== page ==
Police and partisan politics: Let’s use lessons from IGP removal plots for reforms
Albert Einstein is widely quoted to have once said that the world will not be destroyed by those who do evil, but by those who watch them without doing anything. These words resonate when one takes a keen interest in some of the things going on in our country today.
Ordinarily, such mischief is cured by independent institutions in every functioning democracy like ‘ours’ but Rome, we know was not built in a day. But the process of building Rome could have been truncated if the evils were given a free ride. As such, it would be preposterous to assume that because Rome was not built in a day and eventually got built, Ghana will be built eventually even if we keep watching evil people without doing anything in the Einsteinian context. As noted by Aleksandr Solzhenitsyn, evil people always support each other; that is their chief strength.
Thoughts of these should remind us of some ongoing developments, particularly with the alleged plots to remove the Inspector General of the Ghana (IGP). On Thursday, September 7, 2023, a memo from the Ghana Police Service read in part: “The Police Service has interdicted Commissioner of Police, George Alex Mensah, Superintendent Emmanuel Eric Gyebi and Superintendent George Lysander Asare, in connection with the audio tape which has become a subject matter of investigation by Parliament. The interdiction is to make way for disciplinary proceedings into their conduct in line with Police Service regulations.
However, as of the time of writing this article, the police administration in a statement on Thursday, September 7, 2023 had announced the suspension of the interdiction.
"In order not to prejudice the ongoing probe by Parliament, the Police administration has suspended their interdiction", the press statement signed and issued by the Director of Police Public Affairs, Assistant Commissioner of Police (ACP), Grace Ansah-Akrofi explained.
Talk in town is that of surprise over the bold public comments on national television by some of the front-line actors in the bi-partisan investigations into the alleged plots to get rid of the IGP, Dr George Akuffo Dampare. Many are believed to be taken by surprise that senior police officers with experience in Ghana’s public and civil service could say some of the things we have heard so far; open partisanship and the evil aspect of spirituality.
But the politicisation of our state institutions did not just begin today. In this country, are we sure that we do not know of the stuffing of some of our security agencies with people who are more partisan, sometimes, than some executives of political parties? Even if we admit that the politician is the evil person here, Albert Einstein’s quote above is still relevant; the destruction will be caused by the loud silence of those of us who watch without doing anything.
In a country where it is increasingly becoming the norm that those who want to do or say the right things are considered wicked, we should not expect anything less than some of the revelations in the Atta Akyea-chaired bi-partisan committee.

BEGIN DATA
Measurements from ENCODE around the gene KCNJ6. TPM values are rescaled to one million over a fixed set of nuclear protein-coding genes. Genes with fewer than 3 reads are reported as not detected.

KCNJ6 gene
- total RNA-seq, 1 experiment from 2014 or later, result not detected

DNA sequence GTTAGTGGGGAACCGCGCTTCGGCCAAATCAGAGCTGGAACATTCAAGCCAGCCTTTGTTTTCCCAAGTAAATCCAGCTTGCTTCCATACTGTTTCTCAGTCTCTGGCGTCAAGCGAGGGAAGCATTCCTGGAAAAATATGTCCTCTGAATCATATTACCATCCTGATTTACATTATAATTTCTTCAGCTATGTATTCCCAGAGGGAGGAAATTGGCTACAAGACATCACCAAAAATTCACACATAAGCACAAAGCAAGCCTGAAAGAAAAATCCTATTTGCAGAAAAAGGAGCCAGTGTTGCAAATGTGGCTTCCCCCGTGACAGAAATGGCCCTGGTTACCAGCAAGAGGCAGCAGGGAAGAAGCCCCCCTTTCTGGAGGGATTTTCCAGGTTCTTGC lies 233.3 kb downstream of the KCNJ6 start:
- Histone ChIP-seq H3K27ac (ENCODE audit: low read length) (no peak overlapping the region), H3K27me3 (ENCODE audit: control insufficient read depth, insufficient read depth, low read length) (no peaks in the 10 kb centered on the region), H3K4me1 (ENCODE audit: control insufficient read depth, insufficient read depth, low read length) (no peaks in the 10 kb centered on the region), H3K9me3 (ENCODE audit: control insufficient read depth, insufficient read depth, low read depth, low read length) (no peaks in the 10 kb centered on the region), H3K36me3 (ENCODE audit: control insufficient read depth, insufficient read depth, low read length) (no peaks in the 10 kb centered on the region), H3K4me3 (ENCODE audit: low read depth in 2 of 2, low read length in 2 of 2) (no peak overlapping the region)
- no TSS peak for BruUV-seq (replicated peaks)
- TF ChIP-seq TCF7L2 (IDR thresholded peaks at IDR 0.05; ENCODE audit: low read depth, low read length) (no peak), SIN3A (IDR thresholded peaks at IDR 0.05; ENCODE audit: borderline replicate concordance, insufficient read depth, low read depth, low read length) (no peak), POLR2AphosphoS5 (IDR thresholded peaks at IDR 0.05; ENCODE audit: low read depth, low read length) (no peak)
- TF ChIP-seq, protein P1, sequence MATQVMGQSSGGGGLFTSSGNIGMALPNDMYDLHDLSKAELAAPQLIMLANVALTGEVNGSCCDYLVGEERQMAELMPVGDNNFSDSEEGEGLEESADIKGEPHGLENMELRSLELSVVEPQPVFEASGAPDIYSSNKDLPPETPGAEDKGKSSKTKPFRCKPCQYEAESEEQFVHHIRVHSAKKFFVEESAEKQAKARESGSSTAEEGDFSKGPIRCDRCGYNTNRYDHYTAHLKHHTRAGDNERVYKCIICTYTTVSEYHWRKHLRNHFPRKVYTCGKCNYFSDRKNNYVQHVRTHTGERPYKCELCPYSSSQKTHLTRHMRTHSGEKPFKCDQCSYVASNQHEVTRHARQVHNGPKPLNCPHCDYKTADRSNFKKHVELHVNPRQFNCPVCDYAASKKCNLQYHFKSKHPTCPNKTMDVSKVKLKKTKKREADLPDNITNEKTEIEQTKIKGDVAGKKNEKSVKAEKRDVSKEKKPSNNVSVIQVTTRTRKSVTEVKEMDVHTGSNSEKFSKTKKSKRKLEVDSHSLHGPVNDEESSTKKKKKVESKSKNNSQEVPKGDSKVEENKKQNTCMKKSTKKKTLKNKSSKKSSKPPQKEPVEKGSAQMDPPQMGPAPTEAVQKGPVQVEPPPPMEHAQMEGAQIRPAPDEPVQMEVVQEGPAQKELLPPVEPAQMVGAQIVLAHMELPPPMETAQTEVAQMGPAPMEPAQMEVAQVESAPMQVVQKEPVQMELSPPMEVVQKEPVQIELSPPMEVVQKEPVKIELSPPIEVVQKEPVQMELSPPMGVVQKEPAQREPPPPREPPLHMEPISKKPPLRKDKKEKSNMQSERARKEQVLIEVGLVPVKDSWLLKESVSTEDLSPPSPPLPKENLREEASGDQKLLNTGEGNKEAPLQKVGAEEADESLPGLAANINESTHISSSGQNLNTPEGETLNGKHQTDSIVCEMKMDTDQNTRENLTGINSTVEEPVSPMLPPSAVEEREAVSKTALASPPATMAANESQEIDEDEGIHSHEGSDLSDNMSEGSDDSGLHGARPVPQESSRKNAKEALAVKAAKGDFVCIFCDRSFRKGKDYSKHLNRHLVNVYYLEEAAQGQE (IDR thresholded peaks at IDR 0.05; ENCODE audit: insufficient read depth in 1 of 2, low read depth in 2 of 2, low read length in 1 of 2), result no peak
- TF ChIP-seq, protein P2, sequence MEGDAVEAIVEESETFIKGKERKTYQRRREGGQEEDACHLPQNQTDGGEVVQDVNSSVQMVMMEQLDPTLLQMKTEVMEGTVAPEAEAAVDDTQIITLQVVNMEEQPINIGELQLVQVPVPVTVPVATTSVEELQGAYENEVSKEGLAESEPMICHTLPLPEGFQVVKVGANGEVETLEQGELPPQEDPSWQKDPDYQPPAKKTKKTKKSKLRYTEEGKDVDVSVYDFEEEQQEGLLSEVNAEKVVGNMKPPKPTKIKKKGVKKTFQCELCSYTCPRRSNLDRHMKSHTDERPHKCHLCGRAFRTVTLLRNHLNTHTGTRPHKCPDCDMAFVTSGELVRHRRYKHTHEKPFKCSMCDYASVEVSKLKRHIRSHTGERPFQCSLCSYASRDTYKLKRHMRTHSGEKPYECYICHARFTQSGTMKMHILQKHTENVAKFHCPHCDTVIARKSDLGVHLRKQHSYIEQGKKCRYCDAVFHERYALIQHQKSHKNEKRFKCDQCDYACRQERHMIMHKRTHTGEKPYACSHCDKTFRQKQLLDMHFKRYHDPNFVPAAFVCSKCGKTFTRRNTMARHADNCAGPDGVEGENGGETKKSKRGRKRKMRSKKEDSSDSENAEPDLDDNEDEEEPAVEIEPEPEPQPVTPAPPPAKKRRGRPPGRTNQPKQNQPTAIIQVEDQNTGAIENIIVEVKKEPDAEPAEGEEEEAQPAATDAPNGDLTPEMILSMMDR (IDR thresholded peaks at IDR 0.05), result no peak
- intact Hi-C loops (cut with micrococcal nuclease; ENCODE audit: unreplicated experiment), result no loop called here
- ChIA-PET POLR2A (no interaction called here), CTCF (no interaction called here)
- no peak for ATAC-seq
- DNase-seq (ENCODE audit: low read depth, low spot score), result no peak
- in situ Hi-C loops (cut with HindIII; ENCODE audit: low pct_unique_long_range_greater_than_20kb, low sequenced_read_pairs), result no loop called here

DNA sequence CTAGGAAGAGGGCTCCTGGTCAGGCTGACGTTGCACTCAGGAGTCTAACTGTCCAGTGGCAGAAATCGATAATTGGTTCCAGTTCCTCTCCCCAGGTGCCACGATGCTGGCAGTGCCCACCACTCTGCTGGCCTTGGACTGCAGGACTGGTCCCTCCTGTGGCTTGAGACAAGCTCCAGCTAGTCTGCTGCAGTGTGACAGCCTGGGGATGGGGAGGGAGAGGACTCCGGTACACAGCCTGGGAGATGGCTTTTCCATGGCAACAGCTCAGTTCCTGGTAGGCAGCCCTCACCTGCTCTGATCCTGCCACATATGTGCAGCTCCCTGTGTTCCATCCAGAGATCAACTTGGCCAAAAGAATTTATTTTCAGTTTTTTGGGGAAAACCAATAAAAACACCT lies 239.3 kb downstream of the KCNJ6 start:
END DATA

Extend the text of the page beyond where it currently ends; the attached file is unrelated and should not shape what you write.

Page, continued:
It is also not entirely true that Ghanaians are not saying anything about the recruitments and stuffing of partisan people into sensitive state institutions. It is the case that those who talk are not powerful enough to warrant a listening ear by the powers that be. In the past the Catholic Bishops Conference used to play a domineering role in seeking to correct some of the ills in our society, but it remains debatable today if the Bishops are still engaged in this national service. To what extent have our chiefs who are the custodians of our land commented on some of the negative decisions or actions taken by the ruling class? In some instances, our chiefs even praise the politicians.
It should beat our imagination how well trained, experienced and patriotic people fully equipped to serve their country in varied capacities would kowtow to politicians, some of whom are certainly less intelligent to ‘remote control them’. How would you feel when you eventually retire from active service? That your output while in active service was not truly due to your expertise but ‘order from above’? Let us pray that such sins do not extend to or prevail in other critical state institutions such as the Judiciary, the Legislature, and other sensitive security agencies — surely minus the Ghana Police Service where they believe in service with integrity.
It does not serve anyone’s interest to live in a country where the laws apply with alacrity to some and perceived not to apply to others. We aspire to higher feats and have standard references in the global north such as the United States of America, United Kingdom, Germany, among other countries.
We have deceived ourselves for far too long and the time to revise our notes is now. The Report of the Constitution Review Committee must be relooked at. It is abundantly clear that our 1992 Constitution has served us well by nurturing our democracy thus far but has also widened the class structure where the powers that be continue to enrich themselves at the expense of the suffering middle to low working class.
Our traditional and religious leaders, together with civil society, must speak up in a tone that seeks to undo some of the pronounced evils in our state institutions.
The writer is a Lecturer, Department of Political Science Education, University of Education, Winneba.